Manan Agarwal IAS Biography, Age, UPSC Marksheet, Rank, Optional Subject, Preparation Strategy

Print Friendly, PDF & Email

Hello everyone,
I am Manan Agarwal, fortunately secured AIR-46 in UPSC CSE 2022 with Mathematics optional. I am from Lucknow, Uttar Pradesh.
I would like to share my own learnings from the preparation process and solve your queries through this channel.
Looking forward to an exciting journey together!
Sit back and relax😄

Manan Agarwal UPSC CSE journey

2020 : Completed B Tech in Chemical Engg from IIT Bombay

2020 : Gave 1st attempt. Appeared in Interview. But was not recommended.

2021 : 2nd attempt. Could not clear prelims

2022 : 3rd attempt. AIR-46


A brief history of modern India (Spectrum)Get Book
Indian Art and Culture by Nitin SinghaniaGet Book
Certificate Physical & Human Geography by GC LeongGet Book
AtlasGet Book
Indian Polity by LaxmikanthGet Book
Indian EconomyGet Book
Shankar IAS EnvironmentGet Book
Internal Security and Disaster Management by AshokGet Book

Manan Agarwal UPSC Prelims 2020 Marksheet

Manan Agarwal UPSC Prelims 2020 Marksheet

Manan Agarwal UPSC Mains 2020 Marksheet

Manan Agarwal UPSC Mains 2020 Marksheet

Manan Agarwal UPSC Prelims 2021 Marksheet

Manan Agarwal UPSC Prelims 2021 Marksheet

Manan Agarwal UPSC Prelims 2022 Marksheet

Manan Agarwal UPSC Prelims 2022 Marksheet

Manan Agarwal UPSC Mains 2022 Marksheet

Manan Agarwal UPSC Mains 2022 Marksheet

Above are all my scorecards for Prelims and Mains. To give you an idea of my journey 🙂

Motivational post for aspirants by Manan Agarwal

For those who gave Prelims yesterday, the next 3 and a half months will be very crucial days of your life. They can make or break your selection chances. Irrespective of how the Prelims went, you should focus on Mains preparation entirely from here on as if you are writing Mains 2023. Slog for as many hours as you can.

My next few posts would be aimed at the CSE 2023 aspirants. I would address the following questions:
1. For those with Maths optional, how to best utilise the upcoming time?
2. How to score among the toppers in Maths?
3. Number of tests to give for Maths

It’s time to pull up your socks!

If you have any unaddressed queries for Mains 2023, just leave a comment. I will try to address those as well.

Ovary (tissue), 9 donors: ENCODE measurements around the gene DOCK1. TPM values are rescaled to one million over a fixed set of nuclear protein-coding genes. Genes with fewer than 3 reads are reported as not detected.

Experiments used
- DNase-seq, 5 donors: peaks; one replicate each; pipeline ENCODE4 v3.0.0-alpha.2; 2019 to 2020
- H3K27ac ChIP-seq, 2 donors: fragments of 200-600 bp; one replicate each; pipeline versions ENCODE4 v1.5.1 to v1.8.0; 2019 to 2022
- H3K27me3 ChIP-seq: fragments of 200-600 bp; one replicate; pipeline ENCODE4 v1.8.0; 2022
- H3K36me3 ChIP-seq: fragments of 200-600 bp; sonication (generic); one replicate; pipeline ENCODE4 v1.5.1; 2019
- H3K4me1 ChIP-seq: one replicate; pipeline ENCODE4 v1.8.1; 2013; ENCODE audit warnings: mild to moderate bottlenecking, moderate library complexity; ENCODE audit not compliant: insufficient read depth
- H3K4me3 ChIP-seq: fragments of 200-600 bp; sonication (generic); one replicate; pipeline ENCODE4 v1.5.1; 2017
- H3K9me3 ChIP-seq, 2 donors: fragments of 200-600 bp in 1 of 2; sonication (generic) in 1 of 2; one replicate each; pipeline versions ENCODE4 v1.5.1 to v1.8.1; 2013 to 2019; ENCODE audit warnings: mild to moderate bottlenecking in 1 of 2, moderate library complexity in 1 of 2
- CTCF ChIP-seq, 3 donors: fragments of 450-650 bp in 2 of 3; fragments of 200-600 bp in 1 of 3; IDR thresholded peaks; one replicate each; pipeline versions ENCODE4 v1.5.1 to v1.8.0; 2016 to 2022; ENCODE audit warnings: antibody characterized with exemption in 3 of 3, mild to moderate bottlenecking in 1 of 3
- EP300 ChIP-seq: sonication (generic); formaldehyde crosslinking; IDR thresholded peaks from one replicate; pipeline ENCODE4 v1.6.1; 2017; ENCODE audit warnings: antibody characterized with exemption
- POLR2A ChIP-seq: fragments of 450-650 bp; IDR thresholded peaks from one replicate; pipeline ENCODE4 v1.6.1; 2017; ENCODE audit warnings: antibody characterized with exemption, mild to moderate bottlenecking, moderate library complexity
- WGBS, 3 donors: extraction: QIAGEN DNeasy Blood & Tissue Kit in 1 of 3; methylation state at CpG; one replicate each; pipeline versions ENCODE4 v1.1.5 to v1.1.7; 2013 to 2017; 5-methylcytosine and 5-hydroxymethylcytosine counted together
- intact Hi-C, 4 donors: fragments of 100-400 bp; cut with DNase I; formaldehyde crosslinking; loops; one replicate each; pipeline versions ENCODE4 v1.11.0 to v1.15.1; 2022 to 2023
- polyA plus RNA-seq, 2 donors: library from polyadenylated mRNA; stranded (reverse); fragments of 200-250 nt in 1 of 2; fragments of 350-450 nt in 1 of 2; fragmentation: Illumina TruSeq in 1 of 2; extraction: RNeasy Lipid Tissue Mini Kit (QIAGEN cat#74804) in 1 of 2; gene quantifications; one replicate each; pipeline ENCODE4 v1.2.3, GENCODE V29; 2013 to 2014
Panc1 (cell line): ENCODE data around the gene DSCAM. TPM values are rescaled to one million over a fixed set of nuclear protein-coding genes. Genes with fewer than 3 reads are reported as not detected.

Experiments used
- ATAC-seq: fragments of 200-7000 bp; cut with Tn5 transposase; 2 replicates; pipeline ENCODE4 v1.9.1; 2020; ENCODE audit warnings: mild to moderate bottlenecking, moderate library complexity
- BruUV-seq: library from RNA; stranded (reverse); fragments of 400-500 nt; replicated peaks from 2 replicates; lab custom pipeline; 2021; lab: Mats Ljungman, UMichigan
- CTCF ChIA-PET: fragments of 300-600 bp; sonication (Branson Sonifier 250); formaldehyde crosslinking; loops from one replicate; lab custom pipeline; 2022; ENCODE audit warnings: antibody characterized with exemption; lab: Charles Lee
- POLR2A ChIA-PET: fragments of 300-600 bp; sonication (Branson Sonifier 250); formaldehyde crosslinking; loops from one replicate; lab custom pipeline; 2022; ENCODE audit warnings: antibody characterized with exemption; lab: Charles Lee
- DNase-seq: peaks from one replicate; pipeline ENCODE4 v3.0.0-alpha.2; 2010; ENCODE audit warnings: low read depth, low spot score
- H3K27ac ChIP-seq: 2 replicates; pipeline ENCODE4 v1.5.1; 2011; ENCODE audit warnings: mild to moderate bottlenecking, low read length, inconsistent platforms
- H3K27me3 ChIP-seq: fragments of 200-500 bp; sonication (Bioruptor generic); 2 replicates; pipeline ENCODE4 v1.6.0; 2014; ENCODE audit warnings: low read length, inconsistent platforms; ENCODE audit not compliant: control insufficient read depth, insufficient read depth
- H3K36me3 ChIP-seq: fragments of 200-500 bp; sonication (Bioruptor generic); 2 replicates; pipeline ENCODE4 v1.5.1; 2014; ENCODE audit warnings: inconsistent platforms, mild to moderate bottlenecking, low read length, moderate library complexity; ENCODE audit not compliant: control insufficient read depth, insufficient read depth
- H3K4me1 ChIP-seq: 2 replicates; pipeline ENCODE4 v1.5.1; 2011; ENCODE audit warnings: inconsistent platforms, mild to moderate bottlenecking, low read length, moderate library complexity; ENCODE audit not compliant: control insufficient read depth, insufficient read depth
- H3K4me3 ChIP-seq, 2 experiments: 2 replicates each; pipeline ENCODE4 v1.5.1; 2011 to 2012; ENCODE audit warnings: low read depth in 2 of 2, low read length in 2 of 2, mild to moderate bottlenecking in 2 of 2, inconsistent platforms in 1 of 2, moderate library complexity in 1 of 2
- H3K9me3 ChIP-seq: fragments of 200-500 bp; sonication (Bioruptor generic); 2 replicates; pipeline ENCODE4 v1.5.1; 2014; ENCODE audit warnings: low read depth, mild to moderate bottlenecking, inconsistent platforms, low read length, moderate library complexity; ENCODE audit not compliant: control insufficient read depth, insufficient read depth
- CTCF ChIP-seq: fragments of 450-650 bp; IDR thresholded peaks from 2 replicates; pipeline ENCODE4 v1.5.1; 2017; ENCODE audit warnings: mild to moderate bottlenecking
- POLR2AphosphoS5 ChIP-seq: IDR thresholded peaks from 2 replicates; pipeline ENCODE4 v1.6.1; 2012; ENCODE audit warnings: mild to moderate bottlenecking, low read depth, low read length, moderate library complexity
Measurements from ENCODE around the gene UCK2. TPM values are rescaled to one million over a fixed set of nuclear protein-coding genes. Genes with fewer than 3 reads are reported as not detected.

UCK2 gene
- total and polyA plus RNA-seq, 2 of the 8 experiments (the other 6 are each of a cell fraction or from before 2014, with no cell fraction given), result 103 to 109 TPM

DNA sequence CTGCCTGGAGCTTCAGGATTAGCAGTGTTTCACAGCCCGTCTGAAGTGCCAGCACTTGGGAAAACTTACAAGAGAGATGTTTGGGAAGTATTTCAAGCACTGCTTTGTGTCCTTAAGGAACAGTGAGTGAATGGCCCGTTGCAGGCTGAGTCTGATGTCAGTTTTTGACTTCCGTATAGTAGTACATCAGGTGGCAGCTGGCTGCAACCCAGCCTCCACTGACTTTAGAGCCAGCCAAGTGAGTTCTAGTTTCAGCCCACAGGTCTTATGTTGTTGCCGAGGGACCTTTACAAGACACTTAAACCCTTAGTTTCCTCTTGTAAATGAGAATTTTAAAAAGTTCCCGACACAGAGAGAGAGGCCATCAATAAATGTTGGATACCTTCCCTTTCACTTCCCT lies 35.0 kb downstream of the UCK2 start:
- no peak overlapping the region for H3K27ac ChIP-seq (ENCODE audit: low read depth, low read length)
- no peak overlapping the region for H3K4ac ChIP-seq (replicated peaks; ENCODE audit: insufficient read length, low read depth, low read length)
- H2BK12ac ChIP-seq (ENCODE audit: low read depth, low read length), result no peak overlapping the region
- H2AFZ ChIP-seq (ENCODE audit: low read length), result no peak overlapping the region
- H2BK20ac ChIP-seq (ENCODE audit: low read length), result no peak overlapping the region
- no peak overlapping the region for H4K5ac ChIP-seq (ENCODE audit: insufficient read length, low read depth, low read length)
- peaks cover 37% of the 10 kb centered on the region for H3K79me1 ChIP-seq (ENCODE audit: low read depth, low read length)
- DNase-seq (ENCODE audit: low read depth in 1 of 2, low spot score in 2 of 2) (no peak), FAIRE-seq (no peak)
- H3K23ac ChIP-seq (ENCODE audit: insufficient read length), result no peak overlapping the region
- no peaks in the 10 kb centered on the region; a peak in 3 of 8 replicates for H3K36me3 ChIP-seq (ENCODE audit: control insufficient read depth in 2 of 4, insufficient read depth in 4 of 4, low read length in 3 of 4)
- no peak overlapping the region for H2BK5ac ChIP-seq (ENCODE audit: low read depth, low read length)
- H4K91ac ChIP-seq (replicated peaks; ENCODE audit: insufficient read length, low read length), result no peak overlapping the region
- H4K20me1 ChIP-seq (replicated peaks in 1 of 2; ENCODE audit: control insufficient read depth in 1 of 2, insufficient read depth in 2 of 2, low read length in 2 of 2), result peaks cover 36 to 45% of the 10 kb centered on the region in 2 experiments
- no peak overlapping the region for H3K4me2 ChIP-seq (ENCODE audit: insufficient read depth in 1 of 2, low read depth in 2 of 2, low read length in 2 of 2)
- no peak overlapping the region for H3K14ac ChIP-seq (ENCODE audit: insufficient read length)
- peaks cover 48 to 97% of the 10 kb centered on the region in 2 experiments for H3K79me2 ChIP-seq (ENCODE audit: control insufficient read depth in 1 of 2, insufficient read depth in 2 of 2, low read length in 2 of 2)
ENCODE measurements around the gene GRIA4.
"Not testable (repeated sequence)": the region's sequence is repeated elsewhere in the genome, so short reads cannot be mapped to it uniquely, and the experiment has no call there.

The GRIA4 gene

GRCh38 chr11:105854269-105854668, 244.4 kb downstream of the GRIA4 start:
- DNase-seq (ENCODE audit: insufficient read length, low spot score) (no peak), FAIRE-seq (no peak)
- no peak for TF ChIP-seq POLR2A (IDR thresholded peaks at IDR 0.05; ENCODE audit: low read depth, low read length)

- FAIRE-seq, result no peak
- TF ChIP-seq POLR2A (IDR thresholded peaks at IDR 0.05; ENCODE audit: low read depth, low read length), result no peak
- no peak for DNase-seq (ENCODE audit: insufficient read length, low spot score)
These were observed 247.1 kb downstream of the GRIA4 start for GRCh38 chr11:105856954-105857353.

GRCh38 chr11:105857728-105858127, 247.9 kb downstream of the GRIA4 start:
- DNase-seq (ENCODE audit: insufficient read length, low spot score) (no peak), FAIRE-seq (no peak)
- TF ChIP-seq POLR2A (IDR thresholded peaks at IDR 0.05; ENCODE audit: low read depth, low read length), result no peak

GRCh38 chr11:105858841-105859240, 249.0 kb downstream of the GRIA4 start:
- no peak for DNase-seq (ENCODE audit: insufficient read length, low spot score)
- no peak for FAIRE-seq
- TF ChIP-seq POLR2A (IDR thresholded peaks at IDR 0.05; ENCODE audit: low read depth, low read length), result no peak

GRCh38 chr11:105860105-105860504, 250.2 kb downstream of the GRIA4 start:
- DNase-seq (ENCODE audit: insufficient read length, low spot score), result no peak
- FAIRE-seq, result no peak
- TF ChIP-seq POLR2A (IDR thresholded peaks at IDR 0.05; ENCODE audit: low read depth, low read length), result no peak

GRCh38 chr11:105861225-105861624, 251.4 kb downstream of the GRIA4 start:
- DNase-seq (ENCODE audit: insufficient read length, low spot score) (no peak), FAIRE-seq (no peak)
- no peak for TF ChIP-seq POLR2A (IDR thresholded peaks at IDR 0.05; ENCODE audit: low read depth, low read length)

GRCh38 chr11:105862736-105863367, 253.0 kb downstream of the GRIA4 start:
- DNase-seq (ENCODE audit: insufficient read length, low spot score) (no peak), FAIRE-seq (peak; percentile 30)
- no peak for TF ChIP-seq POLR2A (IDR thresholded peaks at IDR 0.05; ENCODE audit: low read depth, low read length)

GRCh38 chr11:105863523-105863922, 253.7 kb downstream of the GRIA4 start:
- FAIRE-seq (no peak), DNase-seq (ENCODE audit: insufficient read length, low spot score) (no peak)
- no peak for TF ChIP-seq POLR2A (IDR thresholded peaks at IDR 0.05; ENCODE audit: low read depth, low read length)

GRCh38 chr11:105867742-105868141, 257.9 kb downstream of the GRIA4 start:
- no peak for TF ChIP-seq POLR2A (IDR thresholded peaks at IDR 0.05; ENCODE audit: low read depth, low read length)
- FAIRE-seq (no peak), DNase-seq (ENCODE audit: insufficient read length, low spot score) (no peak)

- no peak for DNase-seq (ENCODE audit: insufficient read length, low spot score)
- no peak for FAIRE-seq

What to do between Prelims and Mains especially for those with Maths optional by Manan Agarwal?

The Mains exam is the king of CSE journey and you must treat the king with all due respect. The next 3 and a half months slog as hard as you can.
My What to do between Prelims and Mains especially for those with Maths optional?

The Mains exam is the king of CSE journey and you must treat the king with all due respect. The next 3 and a half months slog as hard as you can.
My own strategy after 5th June 2022 (day of Prelims-22) was as follows:
  1. Of the total 100 days upto Mains, removed 5 days for contingency buffer (sickness, etc)
  2. Of the remaining 95 days, nearly 45 days each for GS and Maths
I planned 3 iterations of both GS and Maths before Mains. At end of each iteration, make re-assement and course correction. The sequence of covering each paper was flexible as the per demand of situation.

ALSO READ  Garima Narula Biography, Age, UPSC Marksheet, Rank, Optional Subject, Preparation Strategy

1st Iteration
  1. 06 Jun – 15 Jun : Maths P-1 revision and 2 tests
  2. 16 Jun – 23 Jun : GS-1 revision and 1 FLT
  3. 24 Jun – 02 Jul : GS-2
  4. 03 Jul – 12 Jul : Maths P-2
  5. 13 Jul – 20 Jul : GS-3
  6. 21 Jul – 28 Jul : GS-4

So that roughly by 01 Aug, entire syllabus was done at least once. I had an assessment of my strong and weak areas. This is crucial to optimise spread of resources in 2nd iteration.

2nd Iteration
Plan for 2nd iteration is to give priority to Maths Paper-2 (more scoring) and GS-4 (my own score in 2020 was just 86!).
A Word on Short Notes
Now is the time to start making short notes because you have faced atleast 1 FLT in each paper and we are also just a month away from Mains (fasten your seat belts)! They should be made in a way that you can revise the entire syllabus of 1 GS paper in 1 day. Include only the points that you tend to forget. Also make diagrams, flowcharts, etc as they get stuck in your brain. Keep glancing at these short notes from time to time and especially in the 2 hour break during Mains.